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Pennsylvania Divorce—Equitable Division

By Sheryl Rentz on January 30, 2013

Property division at the end of a marriage is not always a peaceful process. Pennsylvania is an “equitable distribution state,” meaning distribution must be fair. This does not mean that property is necessarily divided equally. Property must be negotiated.

Your first instinct may not be to do direct negotiations with your marriage partner. In fact, a settlement agreement, a written document informing the Court exactly how a couple want marital property to be divided, may be impossible for the two of you to reach agreement on. If your efforts to work together to reach an agreement fails, and if certain assets remain in dispute, the Court will make the distribution according to the system of “equitable division.”

At the Law Offices of Sheryl R. Rentz we, are experienced at dealing with Montgomery County Pennsylvania property division and can help make sure that “equitable division” is in fact fair.

Fair Division of Assets

Equitable division means the property will be divided between marriage partners based on a judge’s determination regarding a set of facts that explain how each partner contributed to the assets within the marriage or may have harmed that contribution. The Court also takes into consideration the amount each spouse will need moving forward. The division does not have to be evenly done in order to be considered fair.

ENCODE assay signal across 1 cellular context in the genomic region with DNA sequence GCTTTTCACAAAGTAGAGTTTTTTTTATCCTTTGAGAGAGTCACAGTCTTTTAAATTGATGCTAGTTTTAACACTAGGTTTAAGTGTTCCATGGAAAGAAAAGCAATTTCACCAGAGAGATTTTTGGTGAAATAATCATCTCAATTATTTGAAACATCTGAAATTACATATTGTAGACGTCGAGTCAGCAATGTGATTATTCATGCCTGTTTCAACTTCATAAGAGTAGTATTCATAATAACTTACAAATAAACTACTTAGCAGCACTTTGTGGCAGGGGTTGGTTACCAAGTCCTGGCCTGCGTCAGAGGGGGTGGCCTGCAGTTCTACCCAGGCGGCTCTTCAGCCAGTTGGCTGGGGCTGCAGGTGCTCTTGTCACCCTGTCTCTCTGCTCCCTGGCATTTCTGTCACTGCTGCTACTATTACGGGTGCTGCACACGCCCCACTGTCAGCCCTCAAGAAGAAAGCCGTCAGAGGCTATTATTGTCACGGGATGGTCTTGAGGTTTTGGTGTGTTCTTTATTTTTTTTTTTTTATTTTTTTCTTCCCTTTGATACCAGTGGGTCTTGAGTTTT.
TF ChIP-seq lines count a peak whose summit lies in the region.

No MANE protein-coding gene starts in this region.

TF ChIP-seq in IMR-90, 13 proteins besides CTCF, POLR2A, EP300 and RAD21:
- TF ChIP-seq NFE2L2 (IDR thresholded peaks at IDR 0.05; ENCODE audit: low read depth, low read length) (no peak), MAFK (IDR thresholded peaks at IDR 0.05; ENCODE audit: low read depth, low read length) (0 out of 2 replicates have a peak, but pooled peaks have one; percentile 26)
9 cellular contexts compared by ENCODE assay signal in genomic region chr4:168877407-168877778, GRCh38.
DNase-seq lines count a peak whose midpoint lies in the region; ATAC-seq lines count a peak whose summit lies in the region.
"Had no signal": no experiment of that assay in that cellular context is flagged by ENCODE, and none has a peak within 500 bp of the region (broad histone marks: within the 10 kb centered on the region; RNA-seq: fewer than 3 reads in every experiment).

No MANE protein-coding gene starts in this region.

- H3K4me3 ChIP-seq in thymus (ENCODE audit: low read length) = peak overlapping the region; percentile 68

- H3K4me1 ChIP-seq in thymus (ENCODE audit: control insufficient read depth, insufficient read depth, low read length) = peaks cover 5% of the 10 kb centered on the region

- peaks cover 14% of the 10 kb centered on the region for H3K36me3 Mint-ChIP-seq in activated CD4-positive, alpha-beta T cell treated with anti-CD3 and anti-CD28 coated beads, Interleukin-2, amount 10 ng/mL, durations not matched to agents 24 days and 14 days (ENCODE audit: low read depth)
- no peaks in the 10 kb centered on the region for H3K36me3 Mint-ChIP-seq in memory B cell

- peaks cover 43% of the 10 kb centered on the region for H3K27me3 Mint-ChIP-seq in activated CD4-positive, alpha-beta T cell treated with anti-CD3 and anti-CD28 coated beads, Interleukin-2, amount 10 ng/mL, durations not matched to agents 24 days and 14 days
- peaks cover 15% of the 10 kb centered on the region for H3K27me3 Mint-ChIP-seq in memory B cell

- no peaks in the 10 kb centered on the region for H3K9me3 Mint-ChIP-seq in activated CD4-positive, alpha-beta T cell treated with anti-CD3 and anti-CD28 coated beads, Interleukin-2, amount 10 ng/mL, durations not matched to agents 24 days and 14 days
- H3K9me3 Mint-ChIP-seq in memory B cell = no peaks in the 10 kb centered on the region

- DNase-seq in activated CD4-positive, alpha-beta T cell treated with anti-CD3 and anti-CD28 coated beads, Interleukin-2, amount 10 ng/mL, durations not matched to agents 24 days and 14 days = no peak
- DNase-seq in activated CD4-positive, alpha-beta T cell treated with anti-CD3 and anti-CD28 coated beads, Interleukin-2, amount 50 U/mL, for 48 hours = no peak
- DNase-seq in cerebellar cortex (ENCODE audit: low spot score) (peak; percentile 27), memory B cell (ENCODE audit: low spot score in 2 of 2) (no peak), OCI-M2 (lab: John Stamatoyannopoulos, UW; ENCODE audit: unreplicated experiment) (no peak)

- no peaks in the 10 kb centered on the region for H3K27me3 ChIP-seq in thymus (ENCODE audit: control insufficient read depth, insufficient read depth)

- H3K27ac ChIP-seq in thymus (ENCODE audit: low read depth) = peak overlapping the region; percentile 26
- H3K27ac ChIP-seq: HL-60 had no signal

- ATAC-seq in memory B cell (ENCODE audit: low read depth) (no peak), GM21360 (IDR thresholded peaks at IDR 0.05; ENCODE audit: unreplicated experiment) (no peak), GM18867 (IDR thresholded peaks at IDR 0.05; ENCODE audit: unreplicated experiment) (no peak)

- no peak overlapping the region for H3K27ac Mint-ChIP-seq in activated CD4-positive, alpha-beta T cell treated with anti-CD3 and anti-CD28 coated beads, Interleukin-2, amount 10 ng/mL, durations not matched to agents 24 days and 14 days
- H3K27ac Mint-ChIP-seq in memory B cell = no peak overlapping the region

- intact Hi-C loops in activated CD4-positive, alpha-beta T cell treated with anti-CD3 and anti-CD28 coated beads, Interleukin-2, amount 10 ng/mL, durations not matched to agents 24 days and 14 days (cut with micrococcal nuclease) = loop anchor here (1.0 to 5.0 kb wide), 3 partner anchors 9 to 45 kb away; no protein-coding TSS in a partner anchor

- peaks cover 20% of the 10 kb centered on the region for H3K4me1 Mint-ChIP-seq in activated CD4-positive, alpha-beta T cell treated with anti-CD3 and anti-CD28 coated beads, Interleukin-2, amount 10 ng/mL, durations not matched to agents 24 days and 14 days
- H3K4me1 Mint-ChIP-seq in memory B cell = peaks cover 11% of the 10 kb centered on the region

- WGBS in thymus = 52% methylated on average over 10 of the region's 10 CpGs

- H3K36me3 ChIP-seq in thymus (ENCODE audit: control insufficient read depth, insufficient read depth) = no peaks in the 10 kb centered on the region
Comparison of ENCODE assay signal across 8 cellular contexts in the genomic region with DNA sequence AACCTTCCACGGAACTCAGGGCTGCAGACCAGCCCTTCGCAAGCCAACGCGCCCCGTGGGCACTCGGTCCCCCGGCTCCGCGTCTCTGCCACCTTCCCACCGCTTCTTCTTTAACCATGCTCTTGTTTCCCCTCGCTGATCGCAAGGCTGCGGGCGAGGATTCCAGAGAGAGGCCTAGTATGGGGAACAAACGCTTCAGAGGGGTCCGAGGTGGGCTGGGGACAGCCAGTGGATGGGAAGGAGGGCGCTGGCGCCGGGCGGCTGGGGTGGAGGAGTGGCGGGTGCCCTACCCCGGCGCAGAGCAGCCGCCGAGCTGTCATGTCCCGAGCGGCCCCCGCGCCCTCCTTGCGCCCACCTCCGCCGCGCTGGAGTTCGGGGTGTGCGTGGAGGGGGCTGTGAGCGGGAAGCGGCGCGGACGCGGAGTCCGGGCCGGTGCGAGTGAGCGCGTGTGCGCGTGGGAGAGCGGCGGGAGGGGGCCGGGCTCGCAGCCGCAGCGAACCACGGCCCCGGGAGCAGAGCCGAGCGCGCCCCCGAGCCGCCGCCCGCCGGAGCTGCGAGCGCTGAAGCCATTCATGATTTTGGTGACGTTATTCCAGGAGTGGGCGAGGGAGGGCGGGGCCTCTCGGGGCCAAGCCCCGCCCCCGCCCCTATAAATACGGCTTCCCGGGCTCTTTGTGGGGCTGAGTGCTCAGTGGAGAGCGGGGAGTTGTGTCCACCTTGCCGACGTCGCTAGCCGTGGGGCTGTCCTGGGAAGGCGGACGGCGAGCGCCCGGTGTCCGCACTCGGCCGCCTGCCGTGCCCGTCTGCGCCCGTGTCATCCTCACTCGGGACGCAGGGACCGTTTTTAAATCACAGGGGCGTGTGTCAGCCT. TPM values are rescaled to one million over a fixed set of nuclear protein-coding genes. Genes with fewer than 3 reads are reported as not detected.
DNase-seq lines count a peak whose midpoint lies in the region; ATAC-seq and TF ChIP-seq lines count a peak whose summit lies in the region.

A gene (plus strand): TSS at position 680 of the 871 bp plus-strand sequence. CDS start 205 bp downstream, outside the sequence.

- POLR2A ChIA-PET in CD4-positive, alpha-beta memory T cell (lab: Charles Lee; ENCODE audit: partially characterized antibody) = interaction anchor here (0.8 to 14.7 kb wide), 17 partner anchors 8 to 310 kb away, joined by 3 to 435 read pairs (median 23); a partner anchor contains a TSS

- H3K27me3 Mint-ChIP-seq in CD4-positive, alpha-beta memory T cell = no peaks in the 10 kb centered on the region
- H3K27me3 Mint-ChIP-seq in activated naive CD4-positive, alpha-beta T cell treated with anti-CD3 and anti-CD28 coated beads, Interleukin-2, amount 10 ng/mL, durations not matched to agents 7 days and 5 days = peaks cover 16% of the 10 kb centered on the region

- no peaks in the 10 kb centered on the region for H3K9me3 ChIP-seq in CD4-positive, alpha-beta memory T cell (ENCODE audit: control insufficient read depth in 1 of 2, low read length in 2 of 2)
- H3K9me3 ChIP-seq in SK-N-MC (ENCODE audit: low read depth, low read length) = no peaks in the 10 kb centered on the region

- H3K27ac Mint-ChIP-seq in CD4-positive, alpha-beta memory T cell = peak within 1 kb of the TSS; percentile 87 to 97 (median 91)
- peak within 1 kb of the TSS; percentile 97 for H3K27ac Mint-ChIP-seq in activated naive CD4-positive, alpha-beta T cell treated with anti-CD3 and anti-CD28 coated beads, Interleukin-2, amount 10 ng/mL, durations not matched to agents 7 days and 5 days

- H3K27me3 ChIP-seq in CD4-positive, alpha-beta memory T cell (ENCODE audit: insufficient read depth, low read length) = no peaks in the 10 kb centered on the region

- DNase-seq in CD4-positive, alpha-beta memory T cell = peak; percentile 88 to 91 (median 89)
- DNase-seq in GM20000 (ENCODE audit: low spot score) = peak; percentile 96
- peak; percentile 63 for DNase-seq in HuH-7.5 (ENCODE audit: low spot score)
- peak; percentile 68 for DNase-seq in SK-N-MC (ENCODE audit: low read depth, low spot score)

Factors Taken into Consideration

The Court takes several things into consideration when determining fair property distribution. These include the following:

  • The amount of real marital property
  • The duration of the marriage
  • How each partner may have contributed to the acquiring of assets
  • How each partner may have caused marital assets to be depleted
  • The age, sources of income, health, employability, debt, and separate property of each divorcing spouse

Whether or not the marriage failed because one spouse behaved immorally, had an affair, etc., may factor into alimony payment amounts but does not by itself harm you in the matter of property division.

Please contact the Pennsylvania Law Offices of Sheryl R. Rentz to find out more about property division if you planning to begin the divorce process. Call us at (610) 645-0100.

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